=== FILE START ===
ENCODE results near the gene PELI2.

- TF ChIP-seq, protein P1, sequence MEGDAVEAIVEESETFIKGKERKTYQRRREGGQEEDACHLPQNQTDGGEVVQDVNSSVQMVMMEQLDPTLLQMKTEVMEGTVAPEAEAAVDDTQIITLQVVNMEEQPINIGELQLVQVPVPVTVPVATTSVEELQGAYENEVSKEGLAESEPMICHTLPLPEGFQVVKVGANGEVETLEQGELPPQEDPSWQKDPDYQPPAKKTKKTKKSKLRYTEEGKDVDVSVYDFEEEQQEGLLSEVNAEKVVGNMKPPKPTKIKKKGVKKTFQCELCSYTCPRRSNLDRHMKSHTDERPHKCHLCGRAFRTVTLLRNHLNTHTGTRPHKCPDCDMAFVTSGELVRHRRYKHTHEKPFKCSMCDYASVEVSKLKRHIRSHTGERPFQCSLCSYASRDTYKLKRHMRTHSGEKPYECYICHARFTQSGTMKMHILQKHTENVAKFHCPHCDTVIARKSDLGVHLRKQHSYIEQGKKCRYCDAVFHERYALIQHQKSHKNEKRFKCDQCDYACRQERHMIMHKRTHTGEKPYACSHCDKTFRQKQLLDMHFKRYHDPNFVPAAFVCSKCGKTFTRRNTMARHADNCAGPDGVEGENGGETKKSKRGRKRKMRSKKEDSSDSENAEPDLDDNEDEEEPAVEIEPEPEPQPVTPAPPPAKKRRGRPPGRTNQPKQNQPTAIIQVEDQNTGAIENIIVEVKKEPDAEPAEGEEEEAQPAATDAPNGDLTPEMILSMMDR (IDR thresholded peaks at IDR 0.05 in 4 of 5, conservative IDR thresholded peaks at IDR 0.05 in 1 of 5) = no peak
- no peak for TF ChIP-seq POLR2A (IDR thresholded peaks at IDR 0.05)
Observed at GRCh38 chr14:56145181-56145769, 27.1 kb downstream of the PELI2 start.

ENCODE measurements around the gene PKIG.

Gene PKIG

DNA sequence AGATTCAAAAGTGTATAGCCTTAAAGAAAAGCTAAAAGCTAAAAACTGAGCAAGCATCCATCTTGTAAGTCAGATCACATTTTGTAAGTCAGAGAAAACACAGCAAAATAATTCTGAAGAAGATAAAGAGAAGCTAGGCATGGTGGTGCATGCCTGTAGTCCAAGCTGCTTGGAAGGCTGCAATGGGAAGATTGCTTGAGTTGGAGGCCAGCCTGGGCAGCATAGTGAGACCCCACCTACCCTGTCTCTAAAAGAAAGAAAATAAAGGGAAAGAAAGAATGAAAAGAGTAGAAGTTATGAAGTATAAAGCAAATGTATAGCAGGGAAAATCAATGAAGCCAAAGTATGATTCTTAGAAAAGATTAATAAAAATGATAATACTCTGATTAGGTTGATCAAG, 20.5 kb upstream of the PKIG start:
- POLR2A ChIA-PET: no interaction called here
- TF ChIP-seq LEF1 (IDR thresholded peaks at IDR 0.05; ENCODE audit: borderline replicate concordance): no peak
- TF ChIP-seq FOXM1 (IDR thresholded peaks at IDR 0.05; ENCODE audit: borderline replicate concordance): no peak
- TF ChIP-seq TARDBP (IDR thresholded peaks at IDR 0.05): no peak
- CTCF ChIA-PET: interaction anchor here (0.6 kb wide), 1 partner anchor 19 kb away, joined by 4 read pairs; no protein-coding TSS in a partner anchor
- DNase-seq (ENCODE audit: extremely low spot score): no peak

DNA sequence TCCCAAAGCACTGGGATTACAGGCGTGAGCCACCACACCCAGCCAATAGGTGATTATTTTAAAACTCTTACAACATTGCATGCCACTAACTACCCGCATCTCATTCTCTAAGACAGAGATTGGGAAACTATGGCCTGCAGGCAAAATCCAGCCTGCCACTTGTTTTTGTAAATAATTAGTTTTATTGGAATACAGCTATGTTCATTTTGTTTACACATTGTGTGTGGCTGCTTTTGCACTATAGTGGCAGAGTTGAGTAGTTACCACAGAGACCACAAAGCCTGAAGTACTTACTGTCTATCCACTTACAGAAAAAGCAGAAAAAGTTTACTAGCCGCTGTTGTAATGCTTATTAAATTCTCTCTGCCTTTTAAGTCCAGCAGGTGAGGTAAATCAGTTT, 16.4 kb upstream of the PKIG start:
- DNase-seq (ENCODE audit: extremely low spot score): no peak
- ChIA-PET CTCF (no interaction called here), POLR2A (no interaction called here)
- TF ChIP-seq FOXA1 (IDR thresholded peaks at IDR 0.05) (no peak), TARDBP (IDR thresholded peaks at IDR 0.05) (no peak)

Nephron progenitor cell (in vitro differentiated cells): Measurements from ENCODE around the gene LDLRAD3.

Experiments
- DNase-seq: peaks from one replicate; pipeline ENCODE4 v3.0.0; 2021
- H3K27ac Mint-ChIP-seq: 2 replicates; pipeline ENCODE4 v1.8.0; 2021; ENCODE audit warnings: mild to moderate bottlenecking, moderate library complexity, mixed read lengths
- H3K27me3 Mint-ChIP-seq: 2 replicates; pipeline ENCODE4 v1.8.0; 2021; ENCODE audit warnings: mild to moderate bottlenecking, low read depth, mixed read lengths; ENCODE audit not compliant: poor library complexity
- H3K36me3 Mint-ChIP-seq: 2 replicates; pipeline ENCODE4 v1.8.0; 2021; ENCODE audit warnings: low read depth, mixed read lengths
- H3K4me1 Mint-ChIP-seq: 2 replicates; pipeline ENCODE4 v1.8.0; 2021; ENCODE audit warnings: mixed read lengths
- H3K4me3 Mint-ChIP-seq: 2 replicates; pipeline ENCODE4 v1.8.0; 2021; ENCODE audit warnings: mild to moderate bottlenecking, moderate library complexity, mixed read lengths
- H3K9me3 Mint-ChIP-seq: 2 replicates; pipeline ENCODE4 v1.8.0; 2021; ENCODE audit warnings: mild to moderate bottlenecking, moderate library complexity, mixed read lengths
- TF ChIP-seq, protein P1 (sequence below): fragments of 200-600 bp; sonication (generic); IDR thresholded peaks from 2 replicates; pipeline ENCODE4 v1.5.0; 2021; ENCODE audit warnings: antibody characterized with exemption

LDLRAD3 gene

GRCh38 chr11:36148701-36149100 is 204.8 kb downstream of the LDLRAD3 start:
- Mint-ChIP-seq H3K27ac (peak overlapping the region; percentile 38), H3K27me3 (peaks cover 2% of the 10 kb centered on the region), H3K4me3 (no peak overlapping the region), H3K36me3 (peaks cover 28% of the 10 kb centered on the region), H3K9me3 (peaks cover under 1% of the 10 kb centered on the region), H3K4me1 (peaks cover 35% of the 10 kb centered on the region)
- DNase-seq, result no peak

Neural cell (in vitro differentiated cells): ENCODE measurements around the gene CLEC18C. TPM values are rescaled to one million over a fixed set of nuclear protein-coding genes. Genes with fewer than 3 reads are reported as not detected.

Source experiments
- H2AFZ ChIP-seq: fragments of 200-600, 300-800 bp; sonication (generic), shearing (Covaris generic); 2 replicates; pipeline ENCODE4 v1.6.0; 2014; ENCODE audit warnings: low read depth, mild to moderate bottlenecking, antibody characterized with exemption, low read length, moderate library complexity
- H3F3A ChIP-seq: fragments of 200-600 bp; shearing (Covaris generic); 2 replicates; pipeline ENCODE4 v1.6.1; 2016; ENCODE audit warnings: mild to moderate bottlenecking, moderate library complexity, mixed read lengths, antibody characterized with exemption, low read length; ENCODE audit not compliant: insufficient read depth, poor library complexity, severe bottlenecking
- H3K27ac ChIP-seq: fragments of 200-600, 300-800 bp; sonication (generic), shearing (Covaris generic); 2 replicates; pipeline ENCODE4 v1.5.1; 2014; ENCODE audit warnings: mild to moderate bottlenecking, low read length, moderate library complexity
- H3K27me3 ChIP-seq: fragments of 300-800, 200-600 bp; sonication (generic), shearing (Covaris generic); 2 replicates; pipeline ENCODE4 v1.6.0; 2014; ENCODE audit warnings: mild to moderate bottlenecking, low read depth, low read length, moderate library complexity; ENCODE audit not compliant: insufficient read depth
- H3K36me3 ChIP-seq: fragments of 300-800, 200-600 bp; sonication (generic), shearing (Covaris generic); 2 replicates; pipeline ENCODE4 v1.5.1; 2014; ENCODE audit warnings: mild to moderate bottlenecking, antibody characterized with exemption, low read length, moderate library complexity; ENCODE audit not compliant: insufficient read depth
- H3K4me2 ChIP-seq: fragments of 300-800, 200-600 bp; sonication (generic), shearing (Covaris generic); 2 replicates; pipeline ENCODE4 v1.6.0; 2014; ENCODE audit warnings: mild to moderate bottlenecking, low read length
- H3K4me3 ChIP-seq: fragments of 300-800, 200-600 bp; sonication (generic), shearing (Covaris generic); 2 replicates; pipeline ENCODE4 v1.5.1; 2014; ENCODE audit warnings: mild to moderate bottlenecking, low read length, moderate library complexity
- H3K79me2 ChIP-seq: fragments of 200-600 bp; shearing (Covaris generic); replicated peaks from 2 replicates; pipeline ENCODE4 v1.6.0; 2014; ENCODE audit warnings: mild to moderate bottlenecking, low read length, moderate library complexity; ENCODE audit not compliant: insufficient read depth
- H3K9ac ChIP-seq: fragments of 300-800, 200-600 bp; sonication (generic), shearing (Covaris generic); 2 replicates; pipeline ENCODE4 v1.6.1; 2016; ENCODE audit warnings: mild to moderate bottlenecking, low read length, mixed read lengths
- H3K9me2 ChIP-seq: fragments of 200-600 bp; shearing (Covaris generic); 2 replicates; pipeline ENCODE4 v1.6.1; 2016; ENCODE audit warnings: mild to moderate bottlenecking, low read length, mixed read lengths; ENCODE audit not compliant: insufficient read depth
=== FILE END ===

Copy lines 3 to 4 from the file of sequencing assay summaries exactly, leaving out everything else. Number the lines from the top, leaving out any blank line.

- no peak for TF ChIP-seq POLR2A (IDR thresholded peaks at IDR 0.05)
Observed at GRCh38 chr14:56145181-56145769, 27.1 kb downstream of the PELI2 start.